Big Ben





The big clock on the tower of the Palace of Westminster in London is often called Big Ben.

But Big Ben is really the bell of the clock.

It is the biggest clockbell in Britain.

It weighs 13.5 tons.

The clock tower is 318 feet high.

You have to go up 374 steps to reach the top.

So the clock looks small from the pavement below the tower.

But its face is 23 feet wide.

It would only just fit into some classrooms.

The minute-hand is 14 feet long.

 Big Ben Facts

  • Each dial is seven metres in diameter
  • The minute hands are 4.2 metres long (14ft) and weigh about 100kg (220lbs, including counterweights)
  • The numbers are approximately 60cm (23in) long
  • There are 312 pieces of glass in each clock dial
  • A special light above the clock faces is illuminated when parliament is in session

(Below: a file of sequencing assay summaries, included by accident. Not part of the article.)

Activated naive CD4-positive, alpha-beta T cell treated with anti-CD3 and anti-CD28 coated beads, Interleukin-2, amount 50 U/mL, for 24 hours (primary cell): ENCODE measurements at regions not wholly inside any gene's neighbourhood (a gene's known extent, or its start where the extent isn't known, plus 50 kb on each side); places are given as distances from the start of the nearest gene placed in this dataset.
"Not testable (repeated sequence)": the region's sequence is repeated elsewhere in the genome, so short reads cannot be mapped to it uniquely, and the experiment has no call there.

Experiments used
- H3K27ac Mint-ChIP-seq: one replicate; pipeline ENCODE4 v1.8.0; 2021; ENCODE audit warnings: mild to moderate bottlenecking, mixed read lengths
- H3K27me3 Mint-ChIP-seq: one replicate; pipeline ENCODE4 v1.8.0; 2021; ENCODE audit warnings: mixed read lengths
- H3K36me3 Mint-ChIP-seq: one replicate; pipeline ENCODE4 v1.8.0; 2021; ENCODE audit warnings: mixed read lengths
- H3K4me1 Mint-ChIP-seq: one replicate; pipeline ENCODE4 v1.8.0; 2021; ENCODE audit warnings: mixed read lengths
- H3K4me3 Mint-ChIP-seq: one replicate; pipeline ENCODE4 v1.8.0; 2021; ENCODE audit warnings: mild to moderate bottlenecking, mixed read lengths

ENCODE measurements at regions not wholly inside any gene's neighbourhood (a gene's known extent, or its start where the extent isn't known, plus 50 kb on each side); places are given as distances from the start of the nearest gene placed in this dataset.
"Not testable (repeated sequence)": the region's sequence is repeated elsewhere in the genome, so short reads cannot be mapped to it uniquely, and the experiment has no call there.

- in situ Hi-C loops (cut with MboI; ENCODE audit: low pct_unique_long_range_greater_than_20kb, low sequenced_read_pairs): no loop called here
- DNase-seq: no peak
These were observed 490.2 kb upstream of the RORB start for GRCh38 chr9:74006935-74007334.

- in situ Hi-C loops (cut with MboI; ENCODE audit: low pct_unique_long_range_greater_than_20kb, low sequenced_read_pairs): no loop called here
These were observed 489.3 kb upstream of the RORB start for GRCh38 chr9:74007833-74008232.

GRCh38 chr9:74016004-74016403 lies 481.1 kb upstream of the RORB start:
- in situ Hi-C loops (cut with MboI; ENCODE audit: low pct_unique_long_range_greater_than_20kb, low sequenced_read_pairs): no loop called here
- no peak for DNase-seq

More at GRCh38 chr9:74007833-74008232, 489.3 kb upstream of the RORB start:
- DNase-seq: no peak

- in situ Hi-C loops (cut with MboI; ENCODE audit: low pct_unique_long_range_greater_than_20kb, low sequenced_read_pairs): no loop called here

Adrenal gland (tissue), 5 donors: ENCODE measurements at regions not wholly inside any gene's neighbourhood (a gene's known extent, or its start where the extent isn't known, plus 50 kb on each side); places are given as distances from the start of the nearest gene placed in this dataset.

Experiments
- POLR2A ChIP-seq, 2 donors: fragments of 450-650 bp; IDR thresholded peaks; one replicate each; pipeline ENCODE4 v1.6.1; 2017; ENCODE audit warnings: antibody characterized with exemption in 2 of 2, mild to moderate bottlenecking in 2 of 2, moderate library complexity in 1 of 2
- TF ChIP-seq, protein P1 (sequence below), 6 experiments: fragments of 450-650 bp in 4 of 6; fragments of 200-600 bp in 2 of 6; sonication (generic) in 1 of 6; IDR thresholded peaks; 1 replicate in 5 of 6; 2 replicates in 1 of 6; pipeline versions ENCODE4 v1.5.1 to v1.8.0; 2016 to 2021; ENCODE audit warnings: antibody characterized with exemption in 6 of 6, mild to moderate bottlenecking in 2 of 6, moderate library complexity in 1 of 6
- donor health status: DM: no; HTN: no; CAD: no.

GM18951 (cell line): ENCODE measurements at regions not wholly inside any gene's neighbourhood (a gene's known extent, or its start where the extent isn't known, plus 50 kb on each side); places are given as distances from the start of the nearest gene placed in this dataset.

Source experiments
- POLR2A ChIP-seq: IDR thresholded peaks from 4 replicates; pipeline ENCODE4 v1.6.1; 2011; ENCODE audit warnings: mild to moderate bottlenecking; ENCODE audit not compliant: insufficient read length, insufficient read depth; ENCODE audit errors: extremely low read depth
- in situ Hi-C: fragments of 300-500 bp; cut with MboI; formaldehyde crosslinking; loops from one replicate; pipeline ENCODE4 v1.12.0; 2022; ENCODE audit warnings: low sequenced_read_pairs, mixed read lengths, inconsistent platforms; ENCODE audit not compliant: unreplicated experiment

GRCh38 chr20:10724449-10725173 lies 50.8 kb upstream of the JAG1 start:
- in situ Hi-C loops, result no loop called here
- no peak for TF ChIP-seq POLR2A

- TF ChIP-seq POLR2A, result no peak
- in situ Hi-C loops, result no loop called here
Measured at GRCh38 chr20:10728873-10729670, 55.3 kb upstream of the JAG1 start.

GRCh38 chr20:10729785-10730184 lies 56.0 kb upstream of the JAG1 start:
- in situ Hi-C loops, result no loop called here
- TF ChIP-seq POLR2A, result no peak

• Big Ben’s timekeeping is strictly regulated by a stack of coins placed on the huge pendulum.
  • Big Ben has rarely stopped. Even after a bomb destroyed the Commons chamber during the Second World War, the clock tower survived and Big Ben continued to strike the hours.
  • The chimes of Big Ben were first broadcast by the BBC on 31 December 1923, a tradition that continues to this day.
  • The latin words under the clockface read DOMINE SALVAM FAC REGINAM NOSTRAM VICTORIAM PRIMAM, which means “O Lord, keep safe our Queen Victoria the First”
  • In June 2012 the House of Commons announced that the clock tower was to be renamed the Elizabeth Tower in honour of Queen Elizabeth II’s Diamond Jubilee.


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